Subpoena: Legal Definition, Duces Tecum and Ad Testificandum

What is a Subpoena?

A subpoena is a legally binding command issued by a court or legal authority that requires an individual or entity to produce specified documents or testify in a legal proceeding under the threat of penalties for non-compliance.

Subpoena Legal Definition

The individual who receives a subpoena is legally obligated to comply, or they could face penalties, usually in fines or other court-sanctioned consequences.

If you have ever watched legal dramas on television, you have probably come across this term.

It is a fancy term that originates in Latin, meaning “under penalty”. But what does it signify in the realm of law?

Types of Subpoena

There are two primary types:

  • Subpoena Duces Tecum: It commands an individual or entity to produce documents, records, or other tangible evidence. It’s essentially saying, “Bring with you under penalty.” For instance, a bank might be subpoenaed to produce account records in a fraud case.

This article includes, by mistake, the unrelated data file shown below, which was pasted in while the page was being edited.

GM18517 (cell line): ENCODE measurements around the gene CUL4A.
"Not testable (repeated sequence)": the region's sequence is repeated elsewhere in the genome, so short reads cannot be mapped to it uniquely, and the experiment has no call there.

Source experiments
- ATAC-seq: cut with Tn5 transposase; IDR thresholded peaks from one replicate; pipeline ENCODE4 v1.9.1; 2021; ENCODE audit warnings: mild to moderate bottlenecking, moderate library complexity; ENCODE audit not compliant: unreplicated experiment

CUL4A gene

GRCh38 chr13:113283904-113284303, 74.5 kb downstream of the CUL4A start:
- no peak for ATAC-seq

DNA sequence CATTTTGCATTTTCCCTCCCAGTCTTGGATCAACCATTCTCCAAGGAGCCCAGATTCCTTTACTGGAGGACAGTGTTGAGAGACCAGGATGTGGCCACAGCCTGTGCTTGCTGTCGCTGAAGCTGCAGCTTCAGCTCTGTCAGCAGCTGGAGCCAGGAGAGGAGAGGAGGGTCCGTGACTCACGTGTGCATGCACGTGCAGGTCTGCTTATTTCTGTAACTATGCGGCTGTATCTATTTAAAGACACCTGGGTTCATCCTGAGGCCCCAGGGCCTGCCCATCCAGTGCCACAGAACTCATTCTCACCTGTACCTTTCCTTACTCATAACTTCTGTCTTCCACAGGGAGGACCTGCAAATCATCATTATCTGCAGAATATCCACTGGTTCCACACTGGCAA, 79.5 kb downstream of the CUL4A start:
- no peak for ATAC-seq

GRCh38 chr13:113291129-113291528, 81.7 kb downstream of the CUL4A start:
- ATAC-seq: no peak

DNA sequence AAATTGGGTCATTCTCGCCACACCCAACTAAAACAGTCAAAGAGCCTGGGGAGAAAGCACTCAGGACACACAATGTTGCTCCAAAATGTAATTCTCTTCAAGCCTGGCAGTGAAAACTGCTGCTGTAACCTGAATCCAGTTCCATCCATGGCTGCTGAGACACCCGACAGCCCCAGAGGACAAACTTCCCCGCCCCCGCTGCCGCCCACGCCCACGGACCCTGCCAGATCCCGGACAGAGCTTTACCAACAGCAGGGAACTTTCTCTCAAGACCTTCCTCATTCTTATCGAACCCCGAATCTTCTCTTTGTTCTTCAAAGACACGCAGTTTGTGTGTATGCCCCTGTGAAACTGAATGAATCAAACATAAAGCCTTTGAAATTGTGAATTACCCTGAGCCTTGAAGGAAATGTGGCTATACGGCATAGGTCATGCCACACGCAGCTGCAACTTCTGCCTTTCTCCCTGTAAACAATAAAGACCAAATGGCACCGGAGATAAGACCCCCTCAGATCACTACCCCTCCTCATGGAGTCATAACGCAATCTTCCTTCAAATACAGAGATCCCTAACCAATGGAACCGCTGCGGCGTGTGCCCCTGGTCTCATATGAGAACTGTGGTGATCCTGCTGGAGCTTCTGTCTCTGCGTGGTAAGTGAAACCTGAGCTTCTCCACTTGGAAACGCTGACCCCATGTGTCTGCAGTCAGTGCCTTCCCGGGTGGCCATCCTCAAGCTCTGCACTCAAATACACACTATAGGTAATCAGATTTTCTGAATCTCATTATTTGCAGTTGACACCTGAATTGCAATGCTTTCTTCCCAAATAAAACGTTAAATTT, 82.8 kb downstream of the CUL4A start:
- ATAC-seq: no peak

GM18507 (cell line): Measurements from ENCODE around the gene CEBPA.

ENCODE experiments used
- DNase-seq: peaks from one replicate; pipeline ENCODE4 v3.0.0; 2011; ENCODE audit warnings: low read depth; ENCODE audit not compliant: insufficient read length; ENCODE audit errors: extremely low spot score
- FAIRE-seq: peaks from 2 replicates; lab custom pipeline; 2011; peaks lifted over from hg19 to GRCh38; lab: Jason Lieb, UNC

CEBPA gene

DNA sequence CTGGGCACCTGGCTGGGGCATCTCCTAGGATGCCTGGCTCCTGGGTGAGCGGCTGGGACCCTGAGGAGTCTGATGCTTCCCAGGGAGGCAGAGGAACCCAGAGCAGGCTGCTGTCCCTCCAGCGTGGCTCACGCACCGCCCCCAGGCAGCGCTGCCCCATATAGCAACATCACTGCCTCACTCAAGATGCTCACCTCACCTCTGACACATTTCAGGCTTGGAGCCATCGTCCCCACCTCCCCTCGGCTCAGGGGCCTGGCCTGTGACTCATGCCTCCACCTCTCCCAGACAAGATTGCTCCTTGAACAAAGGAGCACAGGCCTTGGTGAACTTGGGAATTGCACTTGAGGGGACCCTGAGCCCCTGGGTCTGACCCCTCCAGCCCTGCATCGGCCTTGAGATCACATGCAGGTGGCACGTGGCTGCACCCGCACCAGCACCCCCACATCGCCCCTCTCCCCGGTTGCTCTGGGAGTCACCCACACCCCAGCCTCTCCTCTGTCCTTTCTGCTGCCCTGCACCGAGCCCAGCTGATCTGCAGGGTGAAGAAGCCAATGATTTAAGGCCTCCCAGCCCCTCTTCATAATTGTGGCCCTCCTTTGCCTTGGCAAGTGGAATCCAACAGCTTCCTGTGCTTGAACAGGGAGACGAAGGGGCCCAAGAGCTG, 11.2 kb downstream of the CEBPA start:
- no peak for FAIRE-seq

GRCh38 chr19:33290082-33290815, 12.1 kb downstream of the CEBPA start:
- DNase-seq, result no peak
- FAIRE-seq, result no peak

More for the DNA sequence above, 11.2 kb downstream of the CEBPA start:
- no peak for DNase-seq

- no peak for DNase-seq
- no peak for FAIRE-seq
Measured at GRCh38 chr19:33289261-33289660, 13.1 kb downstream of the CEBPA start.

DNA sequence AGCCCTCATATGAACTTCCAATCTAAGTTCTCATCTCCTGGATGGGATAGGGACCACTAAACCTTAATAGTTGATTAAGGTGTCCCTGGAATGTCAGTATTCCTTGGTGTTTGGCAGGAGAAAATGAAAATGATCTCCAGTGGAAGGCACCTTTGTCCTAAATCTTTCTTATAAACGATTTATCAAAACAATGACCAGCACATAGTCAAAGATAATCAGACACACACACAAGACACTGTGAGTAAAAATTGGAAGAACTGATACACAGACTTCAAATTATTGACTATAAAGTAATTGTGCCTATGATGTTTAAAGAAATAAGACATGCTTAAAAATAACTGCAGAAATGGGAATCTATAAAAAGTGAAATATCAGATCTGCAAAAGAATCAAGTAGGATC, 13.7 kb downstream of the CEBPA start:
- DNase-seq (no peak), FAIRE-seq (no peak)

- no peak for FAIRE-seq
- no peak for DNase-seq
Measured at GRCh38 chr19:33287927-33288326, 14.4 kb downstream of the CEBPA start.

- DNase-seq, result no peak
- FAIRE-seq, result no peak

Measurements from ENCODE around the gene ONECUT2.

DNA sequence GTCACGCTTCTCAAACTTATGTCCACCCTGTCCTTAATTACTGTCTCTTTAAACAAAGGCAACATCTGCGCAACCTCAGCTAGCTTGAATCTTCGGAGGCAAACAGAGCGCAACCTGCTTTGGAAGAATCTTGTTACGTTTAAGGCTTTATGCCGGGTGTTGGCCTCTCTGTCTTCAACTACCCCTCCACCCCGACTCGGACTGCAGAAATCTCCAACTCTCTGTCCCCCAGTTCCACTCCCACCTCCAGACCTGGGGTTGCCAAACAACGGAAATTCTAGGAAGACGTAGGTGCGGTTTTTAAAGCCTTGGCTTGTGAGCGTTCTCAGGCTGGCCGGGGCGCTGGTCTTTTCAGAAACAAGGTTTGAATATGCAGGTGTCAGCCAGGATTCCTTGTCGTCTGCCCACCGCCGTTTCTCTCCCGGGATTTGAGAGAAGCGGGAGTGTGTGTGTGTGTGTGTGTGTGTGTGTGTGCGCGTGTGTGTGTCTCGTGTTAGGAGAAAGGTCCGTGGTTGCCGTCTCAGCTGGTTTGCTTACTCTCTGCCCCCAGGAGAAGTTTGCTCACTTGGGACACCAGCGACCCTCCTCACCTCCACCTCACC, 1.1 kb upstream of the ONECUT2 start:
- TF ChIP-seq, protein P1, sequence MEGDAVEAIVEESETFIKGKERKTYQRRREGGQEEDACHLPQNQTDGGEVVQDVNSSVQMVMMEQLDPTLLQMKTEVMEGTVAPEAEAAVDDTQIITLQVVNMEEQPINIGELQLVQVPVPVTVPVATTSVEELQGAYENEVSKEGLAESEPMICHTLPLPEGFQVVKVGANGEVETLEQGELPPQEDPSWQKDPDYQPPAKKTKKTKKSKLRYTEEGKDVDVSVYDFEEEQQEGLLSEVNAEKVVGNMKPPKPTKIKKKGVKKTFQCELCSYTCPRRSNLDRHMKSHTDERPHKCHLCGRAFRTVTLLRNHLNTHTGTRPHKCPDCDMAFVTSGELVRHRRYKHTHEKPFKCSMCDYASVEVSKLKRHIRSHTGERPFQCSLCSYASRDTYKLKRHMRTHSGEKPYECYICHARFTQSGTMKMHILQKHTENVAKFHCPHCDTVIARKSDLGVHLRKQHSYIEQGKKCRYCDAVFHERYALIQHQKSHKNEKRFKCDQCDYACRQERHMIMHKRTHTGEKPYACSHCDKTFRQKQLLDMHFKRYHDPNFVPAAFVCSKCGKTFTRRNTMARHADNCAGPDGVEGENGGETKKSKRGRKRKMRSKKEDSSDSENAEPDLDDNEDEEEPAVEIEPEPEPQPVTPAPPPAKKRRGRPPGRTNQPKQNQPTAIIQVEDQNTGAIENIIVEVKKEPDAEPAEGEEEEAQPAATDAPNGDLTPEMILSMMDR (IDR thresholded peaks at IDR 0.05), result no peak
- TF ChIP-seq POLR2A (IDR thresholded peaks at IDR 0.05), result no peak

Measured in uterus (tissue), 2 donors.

• Subpoena Ad Testificandum: This type commands an individual to testify before a court or other legal authority. In other words, it’s saying, “Appear and give testimony under penalty.” Imagine a witness being called to testify about an accident they saw.

Who has the Authority to Issue a Subpoena?

It can be issued by courts or attorneys representing parties in a case, provided that the rules of the particular jurisdiction or court system authorise the attorney. The party or entity that issues it is often called the “moving party”.

What Should One Do Upon Receiving a Subpoena?

  • Do Not Ignore It: Ignoring it can result in penalties or legal consequences. It’s not merely an invitation; it’s a mandate.
  • Consult with an Attorney: If you receive one, especially one that requests sensitive information or may implicate you in a legal matter, it’s wise to consult with an attorney to understand your rights and responsibilities.
  • Determine the Scope: They should be specific in what they request. If the request is overly broad or unclear, the recipient can challenge or seek to modify it.